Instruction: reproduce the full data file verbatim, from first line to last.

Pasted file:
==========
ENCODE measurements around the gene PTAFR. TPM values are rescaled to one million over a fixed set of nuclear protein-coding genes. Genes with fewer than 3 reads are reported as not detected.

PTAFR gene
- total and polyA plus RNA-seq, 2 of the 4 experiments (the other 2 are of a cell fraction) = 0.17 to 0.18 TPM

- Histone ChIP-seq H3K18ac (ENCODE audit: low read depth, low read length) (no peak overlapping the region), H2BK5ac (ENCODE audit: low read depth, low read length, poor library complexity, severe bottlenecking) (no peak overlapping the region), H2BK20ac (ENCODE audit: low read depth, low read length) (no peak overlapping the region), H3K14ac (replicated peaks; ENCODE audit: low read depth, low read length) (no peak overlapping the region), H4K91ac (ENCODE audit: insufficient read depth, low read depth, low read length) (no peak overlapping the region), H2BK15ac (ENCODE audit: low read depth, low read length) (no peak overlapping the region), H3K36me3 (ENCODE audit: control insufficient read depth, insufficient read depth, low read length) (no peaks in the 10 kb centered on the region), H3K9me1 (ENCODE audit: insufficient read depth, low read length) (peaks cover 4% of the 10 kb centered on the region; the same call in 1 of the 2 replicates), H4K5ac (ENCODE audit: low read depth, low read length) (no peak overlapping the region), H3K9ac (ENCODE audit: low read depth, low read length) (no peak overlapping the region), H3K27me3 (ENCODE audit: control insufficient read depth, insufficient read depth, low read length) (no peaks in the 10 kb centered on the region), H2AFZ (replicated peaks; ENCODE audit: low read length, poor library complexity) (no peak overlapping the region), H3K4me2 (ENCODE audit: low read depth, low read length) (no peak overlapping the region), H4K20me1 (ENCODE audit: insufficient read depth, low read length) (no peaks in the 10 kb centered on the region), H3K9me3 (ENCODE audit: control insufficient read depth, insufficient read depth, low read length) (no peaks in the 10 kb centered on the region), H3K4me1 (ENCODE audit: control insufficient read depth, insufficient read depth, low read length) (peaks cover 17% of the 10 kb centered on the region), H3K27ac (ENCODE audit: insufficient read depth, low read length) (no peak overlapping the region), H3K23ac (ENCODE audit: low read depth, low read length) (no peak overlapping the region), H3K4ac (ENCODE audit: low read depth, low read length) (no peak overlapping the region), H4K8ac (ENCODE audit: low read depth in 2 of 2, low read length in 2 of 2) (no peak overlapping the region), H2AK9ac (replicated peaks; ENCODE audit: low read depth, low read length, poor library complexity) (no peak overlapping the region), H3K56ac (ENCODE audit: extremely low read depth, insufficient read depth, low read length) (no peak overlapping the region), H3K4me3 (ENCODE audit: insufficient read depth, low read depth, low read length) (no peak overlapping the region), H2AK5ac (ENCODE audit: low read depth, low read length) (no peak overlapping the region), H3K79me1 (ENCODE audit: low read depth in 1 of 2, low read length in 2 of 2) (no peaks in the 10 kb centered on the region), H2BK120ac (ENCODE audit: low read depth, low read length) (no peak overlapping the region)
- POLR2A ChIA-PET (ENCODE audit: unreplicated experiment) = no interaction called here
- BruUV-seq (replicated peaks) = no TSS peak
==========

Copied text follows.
ENCODE measurements around the gene PTAFR. TPM values are rescaled to one million over a fixed set of nuclear protein-coding genes. Genes with fewer than 3 reads are reported as not detected.

PTAFR gene
- total and polyA plus RNA-seq, 2 of the 4 experiments (the other 2 are of a cell fraction) = 0.17 to 0.18 TPM

- Histone ChIP-seq H3K18ac (ENCODE audit: low read depth, low read length) (no peak overlapping the region), H2BK5ac (ENCODE audit: low read depth, low read length, poor library complexity, severe bottlenecking) (no peak overlapping the region), H2BK20ac (ENCODE audit: low read depth, low read length) (no peak overlapping the region), H3K14ac (replicated peaks; ENCODE audit: low read depth, low read length) (no peak overlapping the region), H4K91ac (ENCODE audit: insufficient read depth, low read depth, low read length) (no peak overlapping the region), H2BK15ac (ENCODE audit: low read depth, low read length) (no peak overlapping the region), H3K36me3 (ENCODE audit: control insufficient read depth, insufficient read depth, low read length) (no peaks in the 10 kb centered on the region), H3K9me1 (ENCODE audit: insufficient read depth, low read length) (peaks cover 4% of the 10 kb centered on the region; the same call in 1 of the 2 replicates), H4K5ac (ENCODE audit: low read depth, low read length) (no peak overlapping the region), H3K9ac (ENCODE audit: low read depth, low read length) (no peak overlapping the region), H3K27me3 (ENCODE audit: control insufficient read depth, insufficient read depth, low read length) (no peaks in the 10 kb centered on the region), H2AFZ (replicated peaks; ENCODE audit: low read length, poor library complexity) (no peak overlapping the region), H3K4me2 (ENCODE audit: low read depth, low read length) (no peak overlapping the region), H4K20me1 (ENCODE audit: insufficient read depth, low read length) (no peaks in the 10 kb centered on the region), H3K9me3 (ENCODE audit: control insufficient read depth, insufficient read depth, low read length) (no peaks in the 10 kb centered on the region), H3K4me1 (ENCODE audit: control insufficient read depth, insufficient read depth, low read length) (peaks cover 17% of the 10 kb centered on the region), H3K27ac (ENCODE audit: insufficient read depth, low read length) (no peak overlapping the region), H3K23ac (ENCODE audit: low read depth, low read length) (no peak overlapping the region), H3K4ac (ENCODE audit: low read depth, low read length) (no peak overlapping the region), H4K8ac (ENCODE audit: low read depth in 2 of 2, low read length in 2 of 2) (no peak overlapping the region), H2AK9ac (replicated peaks; ENCODE audit: low read depth, low read length, poor library complexity) (no peak overlapping the region), H3K56ac (ENCODE audit: extremely low read depth, insufficient read depth, low read length) (no peak overlapping the region), H3K4me3 (ENCODE audit: insufficient read depth, low read depth, low read length) (no peak overlapping the region), H2AK5ac (ENCODE audit: low read depth, low read length) (no peak overlapping the region), H3K79me1 (ENCODE audit: low read depth in 1 of 2, low read length in 2 of 2) (no peaks in the 10 kb centered on the region), H2BK120ac (ENCODE audit: low read depth, low read length) (no peak overlapping the region)
- POLR2A ChIA-PET (ENCODE audit: unreplicated experiment) = no interaction called here
- BruUV-seq (replicated peaks) = no TSS peak